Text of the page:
from its built-in dictionary, regardless of whether the edit is warranted.
This AutoCorrect function can be extremely frustrating, and applies to both
spelling and grammar. Save yourself a lot of frustration – either take
the time to make sure all of the default settings that your word processing
program refers to are set up exactly the way YOU want them, or turn the darn
thing off. If you don’t, you will regret it, believe me!
you are telling yourself, “I’ve re-read my work, and caught all of those
errors that made it past me as I was writing. I’m good to go!”
However, you are not ready yet.
one of us is human, which means that errors could get past us, especially if we
are less critical of our work. A great tool that you can use before
submitting your manuscript is to ask a friend, relative, or other person that
you trust to read your work. This person is called a beta-reader.
are very important, even if they do not have any knowledge of the craft of
writing. The beta-reader can read something, uncolored by the
preconceptions that of the author. They most likely do not know all of the
background for what was written, so they will look at your work on its own
merit. They will be able to say whether your piece works for them as a
reader. To you as a writer, they are representative of the people you want
to understand your writing.
from beta-readers can be extremely varied, depending on their level of knowledge
about writing. Some beta-readers will only be able to offer commentary
about how smoothly a story was told, while others may very well be able to give
you a near-professional level edit. As writers, it is useful for us to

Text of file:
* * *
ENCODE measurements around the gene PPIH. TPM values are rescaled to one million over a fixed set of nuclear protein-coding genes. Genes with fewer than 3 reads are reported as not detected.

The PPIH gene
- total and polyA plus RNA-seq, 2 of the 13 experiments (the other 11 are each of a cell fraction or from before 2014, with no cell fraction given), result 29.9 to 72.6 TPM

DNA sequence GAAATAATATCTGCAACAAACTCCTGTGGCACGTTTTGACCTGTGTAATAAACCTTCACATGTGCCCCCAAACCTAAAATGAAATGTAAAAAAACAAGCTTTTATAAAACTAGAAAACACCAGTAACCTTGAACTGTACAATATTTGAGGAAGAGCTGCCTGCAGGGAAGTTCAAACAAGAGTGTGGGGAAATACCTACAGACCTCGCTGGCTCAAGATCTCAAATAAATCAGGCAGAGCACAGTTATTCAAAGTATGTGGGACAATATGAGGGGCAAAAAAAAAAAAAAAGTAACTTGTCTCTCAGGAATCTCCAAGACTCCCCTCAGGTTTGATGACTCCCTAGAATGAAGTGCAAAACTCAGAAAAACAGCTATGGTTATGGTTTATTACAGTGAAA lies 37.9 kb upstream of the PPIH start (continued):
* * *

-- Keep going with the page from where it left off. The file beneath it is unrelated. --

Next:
seek out both types of beta-readers, because the former will offer comments
about how well we are conveying our ideas, while the latter will give you
valuable insight into corrections that need to be made before submission.
You might notice that many published authors even acknowledge their readers in
their work when it finally sees print.
you get input back from your beta-readers. What do you do then? This
is time to roll up your sleeves and do something that tugs at the heartstrings
of many writers. It is time to revise.
is an ongoing process. More than once I have heard a full-time,
professional writer state to a workshop that “my work is never done – I am
always revising.” It is one of the hardest truths in the writing
profession. Just like a gardener needs to prune his rosebushes, so too
must a writer tend to his work, even after it has been created.
revision is a necessary process for the writer, the inability to revise can be a
major stumbling block for the aspiring writer. It is easy to internalize
your work, and to view every cut as a wound to oneself. It is even easier
to become overprotective of your work, refusing to even consider revisions that
work we create is akin to a diamond in the rough. It takes polishing and
strategic cutting to get a dull lump of crystallized carbon to take on the
scintillating form and luster of a gemstone in a jeweler’s store. To
bring that diamond to its full brilliance, cuts and polishing are often
editing may very well be necessary to make your work the best it can be.
Being totally unwilling to revise can trap your work in a static form that will
reduce its chances of seeing print.
you have revised, you may want to go back through the same checks that you made
before, watching for other errors that made it past before, as well as errors
and inconsistencies that crept in while you were revising.
you have self-edited to a level that you are satisfied with, send your work off.
The chances are that your prospective buyer will be more impressed by your
polished work than he would have been with your first rough draft. That
increases the chance of your work seeing print. And that is what I call a